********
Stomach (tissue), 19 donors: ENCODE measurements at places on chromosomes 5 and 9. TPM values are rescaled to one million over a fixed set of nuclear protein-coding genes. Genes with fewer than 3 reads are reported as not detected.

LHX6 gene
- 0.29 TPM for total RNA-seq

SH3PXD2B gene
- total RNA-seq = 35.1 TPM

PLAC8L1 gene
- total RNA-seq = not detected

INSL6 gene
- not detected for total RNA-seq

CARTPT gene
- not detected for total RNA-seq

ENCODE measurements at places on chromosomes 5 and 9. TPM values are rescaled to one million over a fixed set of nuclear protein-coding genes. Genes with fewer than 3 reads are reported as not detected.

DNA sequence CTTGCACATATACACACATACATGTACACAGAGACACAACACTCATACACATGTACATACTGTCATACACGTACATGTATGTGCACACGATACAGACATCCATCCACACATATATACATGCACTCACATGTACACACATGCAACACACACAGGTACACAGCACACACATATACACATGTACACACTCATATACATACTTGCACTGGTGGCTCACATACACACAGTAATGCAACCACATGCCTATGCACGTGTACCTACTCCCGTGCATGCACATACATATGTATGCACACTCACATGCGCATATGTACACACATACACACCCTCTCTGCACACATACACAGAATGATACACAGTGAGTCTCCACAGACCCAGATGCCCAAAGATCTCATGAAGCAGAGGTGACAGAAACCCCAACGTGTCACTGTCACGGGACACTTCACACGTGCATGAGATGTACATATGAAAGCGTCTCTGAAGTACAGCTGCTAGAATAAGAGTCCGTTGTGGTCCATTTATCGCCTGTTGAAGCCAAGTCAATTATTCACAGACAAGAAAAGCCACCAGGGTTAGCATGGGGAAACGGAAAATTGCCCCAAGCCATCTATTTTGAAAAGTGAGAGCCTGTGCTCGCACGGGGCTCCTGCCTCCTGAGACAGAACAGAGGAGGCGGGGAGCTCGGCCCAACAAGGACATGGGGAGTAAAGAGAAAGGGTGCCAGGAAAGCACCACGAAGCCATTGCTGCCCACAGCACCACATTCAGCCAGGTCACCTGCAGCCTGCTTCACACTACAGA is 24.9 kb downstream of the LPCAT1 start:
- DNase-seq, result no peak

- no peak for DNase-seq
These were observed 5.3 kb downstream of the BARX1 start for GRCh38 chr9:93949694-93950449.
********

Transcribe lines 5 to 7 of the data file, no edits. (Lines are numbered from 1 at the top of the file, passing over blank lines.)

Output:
- total RNA-seq = 35.1 TPM

PLAC8L1 gene
- total RNA-seq = not detected